The ceremony was performed -at 4 1
o'clock in the afternoon in the parlor
of the Oehlerking home, which had
been specially decorated for the oc
casion with -a profusion of roses and
other flowers in abundance.
The marriage lines were read by
Rev. John W. Oehlerking. an uncle
of the bride, who -has a charge at
Clay Center, assisted by the Rev. I.
Laipply. The beautiful ritualistic
service of the Evangelical association, .
of which both the bride and groom
are members, was used, the ring and
flower rirls being little Bernice
Oehlerking and Ruth Neitzel, while
the maids of honor were 3Wsses Alma
Oehlerking, sister of the bride, and
Bernice Renwanz, a sister of the .
groom. The best men were Charles'.
Marshal and Wayne Landon. ;
In all there were some two hun-
dred and fifty in attendance, and all
were in a most pleasant humor, ex
tending best wishes and congratula
tions .for a long, happy and useful
life for the newly married couple.
Following the ceremony which join
ed their lives, there was a wedding
dinner at which the quarter of a
thousand banqueted and had a most
The bride is the -eldest daughter of
Mr. Henry Oehlerkinp and a gradu
ate from the Murdock consolidated
high school, being a member of Ihe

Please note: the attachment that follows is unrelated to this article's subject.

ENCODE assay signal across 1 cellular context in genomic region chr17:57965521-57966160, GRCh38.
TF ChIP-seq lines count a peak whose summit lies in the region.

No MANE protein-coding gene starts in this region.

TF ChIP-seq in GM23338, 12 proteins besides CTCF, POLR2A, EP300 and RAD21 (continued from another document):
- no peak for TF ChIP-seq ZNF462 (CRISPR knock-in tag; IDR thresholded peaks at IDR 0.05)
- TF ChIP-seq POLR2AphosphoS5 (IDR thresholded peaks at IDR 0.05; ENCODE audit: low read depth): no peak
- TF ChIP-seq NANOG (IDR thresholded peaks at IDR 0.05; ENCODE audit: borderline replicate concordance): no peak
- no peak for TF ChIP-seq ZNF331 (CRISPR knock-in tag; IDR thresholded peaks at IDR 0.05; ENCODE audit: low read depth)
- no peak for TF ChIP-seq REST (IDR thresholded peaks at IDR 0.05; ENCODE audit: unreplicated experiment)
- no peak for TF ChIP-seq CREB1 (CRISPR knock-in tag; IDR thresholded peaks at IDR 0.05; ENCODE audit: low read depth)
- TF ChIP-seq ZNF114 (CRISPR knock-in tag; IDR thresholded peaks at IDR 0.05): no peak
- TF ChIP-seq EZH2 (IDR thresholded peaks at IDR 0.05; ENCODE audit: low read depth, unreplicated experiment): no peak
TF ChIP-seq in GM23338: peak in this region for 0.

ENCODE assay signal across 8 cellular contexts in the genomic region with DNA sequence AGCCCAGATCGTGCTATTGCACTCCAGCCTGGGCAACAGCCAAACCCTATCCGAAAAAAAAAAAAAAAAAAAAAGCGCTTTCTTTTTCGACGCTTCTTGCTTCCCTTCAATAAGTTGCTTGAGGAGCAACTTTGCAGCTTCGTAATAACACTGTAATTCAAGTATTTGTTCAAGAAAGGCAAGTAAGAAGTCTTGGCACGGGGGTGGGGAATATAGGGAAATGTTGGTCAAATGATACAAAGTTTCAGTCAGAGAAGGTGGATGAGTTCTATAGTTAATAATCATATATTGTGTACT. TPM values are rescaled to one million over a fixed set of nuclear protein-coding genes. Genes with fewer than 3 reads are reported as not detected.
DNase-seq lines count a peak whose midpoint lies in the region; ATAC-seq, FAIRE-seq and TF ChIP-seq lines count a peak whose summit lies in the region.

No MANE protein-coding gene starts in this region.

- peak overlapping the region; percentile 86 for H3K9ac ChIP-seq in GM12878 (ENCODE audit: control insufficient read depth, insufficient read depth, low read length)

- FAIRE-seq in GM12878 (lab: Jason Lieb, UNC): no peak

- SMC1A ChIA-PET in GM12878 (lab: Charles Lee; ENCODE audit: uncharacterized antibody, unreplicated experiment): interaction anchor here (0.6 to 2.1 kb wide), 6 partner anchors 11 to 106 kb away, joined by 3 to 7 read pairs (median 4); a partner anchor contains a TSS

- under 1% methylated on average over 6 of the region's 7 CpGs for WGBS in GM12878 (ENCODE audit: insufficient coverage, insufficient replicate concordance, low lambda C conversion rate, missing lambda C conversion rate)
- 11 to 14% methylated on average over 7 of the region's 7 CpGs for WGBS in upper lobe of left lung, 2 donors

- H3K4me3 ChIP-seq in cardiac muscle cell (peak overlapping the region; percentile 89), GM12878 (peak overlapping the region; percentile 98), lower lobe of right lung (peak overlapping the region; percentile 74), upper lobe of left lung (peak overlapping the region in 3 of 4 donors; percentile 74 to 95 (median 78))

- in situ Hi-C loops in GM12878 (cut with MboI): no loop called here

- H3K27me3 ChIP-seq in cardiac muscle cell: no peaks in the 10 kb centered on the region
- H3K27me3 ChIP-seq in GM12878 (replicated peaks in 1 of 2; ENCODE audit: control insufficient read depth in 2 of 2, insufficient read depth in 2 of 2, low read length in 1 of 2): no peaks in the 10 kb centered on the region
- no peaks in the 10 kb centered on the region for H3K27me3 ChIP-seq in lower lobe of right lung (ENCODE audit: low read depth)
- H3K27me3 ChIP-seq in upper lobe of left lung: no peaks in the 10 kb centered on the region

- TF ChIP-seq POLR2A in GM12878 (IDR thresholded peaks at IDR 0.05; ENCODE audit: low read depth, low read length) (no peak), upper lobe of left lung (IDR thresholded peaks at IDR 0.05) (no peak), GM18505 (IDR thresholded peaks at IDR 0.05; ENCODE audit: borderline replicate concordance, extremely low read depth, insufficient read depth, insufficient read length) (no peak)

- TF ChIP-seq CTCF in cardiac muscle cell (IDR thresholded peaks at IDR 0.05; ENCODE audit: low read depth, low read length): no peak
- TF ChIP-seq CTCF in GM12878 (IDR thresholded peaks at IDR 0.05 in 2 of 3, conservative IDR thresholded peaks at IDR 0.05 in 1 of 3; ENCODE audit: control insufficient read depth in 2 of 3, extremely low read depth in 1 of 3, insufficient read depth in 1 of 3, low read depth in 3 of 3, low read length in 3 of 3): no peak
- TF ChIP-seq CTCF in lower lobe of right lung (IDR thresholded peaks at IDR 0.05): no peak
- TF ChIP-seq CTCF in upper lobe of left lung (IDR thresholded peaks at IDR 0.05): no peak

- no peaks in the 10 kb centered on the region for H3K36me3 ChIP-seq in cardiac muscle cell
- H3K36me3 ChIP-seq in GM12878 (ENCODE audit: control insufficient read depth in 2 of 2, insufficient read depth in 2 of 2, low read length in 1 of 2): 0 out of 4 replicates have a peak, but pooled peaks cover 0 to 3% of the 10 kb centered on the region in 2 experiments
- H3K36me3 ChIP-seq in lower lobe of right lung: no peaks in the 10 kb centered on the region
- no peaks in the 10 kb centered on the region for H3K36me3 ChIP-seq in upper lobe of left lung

class of this year. The young couple
will go to housekeeping in the home
two miles south of Greenwood which
the groom has prepared for the re
ception of his bride, and where they
will engage in farming. The best
wishes of their many friends and of
the Journal go with them to their
Boys Some Fishers
A few days since not having an
ocean in which to fish. Carl Baum-1
rartner, Vernon, Millard and Donald j
F.chewe concluded they would try j
their luck in the creel; which runs !
thru Herman Kupke's pasture, and !
were successful in landing two large'
bull heads, five crappies and tw o oth- i
er species unknown, besides what got!
away, although the boys declare they j
made a clean sweep and not a .-fish.es-!
caped their hooks. j
Scout Girls Organize
Under the efficient leadership of
Miss Margaret Tool, there was orga
nized a short time since a camp of
the Campfire girls, the charter mem
bership numbering some fifteen be
sides the guardian. Miss Tool is an'
indefatigable worker and loves the
organization for young girls, with
the organization and conduct of
which she has had considerable ex
The girls have named their icamp
the "Gitche Manitou." and are ex-,
tending an invitation to others to
join the organization. They expect
to have some real good times and
will take hikes through the country, J
enrpge in calisthenic exercises, learn'
self reliance and gain experience in
the proper manner to meet emer-
gencies that may arise. To visitors
in the city or community end to all
members of like organizations they
extend an invitation to come to the
meetings of the camp and also to
become acquainted with the members t
of the camp here. - j
Those who became charter mem-'
bers of the camp here are Misses
Irene McDonald. Hilda Peters, Mary
Isabelle Tool, Ruth Norton, Jennie
Oeh)crki!ig, Katherine Neitzel. Helen
Norton, Marguerite McDonald, Vir
ginia Schewe, Ruth Bauer, Florence
Thimgan, Thelma Kelly. Elsie Reik- j
man and Marval Amgwert. j
NEHT SAYS KEBR, i